This quote is telling in a number of ways. It reveals one of Collier’s arguments to be based on questionable assumptions about national character – though to be sure he’s careful to make it societal not racial. They bring not their inferior genes but their inferior governance with them. Collier previous works tells us how it’s the global souths’ corruption that is the source of its economic woes. It also assumes a rather rose tinted view of the population of the receiving country; If only we didn’t leave our borders open, we could still leave our doors unlocked without concern.

There is a further implicit assumption is seemingly being made about the “indigenous” population of receiving countries: That we are all happily assimilated into a otherwise contented general population; there are no other alienated groups within these societies. Ever widening gaps in income levels (for instance in the UK) suggests something rather different2.

Collier goes on to detail how migrants damage their hosts well being:

“Yet diversity also potentially jeopardises co-operation and generosity. Co-operation rests on co-ordination games that support both the provision of public goods and myriad socially enforced conventions. Generosity rests on a widespread sense of mutual regard that supports welfare systems. Both public goods and welfare systems benefit the indigenous poor, which means they are the group most at risk of loss.”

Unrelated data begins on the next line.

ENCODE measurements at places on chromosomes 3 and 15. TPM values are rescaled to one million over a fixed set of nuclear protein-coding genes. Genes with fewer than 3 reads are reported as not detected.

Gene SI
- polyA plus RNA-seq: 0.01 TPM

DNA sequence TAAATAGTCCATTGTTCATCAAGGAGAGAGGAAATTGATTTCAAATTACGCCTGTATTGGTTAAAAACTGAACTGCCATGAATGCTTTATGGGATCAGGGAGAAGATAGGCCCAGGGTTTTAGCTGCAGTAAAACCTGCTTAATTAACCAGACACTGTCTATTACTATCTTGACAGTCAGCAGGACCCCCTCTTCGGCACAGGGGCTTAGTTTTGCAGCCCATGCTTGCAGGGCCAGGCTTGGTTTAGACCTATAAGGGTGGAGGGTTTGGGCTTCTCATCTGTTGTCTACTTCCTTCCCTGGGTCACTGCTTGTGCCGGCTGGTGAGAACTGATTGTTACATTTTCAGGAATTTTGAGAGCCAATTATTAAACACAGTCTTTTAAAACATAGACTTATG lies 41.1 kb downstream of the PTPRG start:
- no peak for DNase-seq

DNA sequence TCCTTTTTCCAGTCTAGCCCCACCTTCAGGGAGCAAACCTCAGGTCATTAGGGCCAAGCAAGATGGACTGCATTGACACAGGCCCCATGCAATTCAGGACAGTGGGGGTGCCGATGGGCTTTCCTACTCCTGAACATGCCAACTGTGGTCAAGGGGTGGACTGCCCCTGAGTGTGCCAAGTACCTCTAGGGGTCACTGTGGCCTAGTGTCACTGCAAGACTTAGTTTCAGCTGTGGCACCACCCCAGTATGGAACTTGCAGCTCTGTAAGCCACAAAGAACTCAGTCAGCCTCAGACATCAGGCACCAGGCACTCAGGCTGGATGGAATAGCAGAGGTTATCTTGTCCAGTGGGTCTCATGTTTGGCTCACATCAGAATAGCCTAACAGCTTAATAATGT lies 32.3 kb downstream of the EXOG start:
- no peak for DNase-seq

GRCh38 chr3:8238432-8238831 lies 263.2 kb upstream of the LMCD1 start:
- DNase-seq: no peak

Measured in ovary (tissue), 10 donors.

Collier seems to conflate two separate issues here.

1) True, there is some social science research – which suggests that “trust” or “solidarity” is lower in areas of higher diversity (not higher immigration) areas. Though the study by Robert Puttnam’s that Collier bases this assertion on finds that diversity is good for us in the long run and “…an extraordinary achievement of human civilization is our ability to redraw social lines in ways that transcend ancestry.”3 Further, Collier doesn’t acknowledge the results of other studies which don’t support Puttnam’s thesis linking diversity and lack of social capital. For instance, Gesthuizen et al (2004) suggest there is a positive relationship between social capital and diversity within the European context.4

2) Welfare cuts or rationing are carried out by governments not newly arrived migrants. Myths of “benefit tourism” are just that – myths used to justify reduction and withdrawal of social security and are part of a larger narrative which paints most recipients (not just migrants) of welfare as undeserving5.

As for the weakening of social solidarity due to the influx of migrants, its noticeable in articles of this kind that internal migration of rich people into previously economically deprived areas (Gentrification) are not considered despite substantial evidence of it’s impact on homelessness, and displacement.6

Paul Collier’s blocks are not a firm foundation for future migration policy, but rather a crumbing edifice which merely reflect the the unworkable and injust status quo.


1Quoted in “Let the People Go -The problem with strict migration controls”. viewed 11/10.14


3E Pluribus Unum : Diversity and Community in the Twenty-first Century The 2006 Johan Skytte Prize Lecture

Robert D. Putnam* pp161

4 Ethnic Diversity and Social Capital in Europe: Tests of Putnam’s Thesis in European Countries

Maurice Gesthuizen,* Tom van der Meer & Peer Scheepers

5The Dangerous Politics of Immigration Control, Chapter

6: Rowland Atkinson (2004) The evidence on the impact of gentrification: new lessons for the urban renaissance?, International Journal of Housing Policy, 4:1, 107-131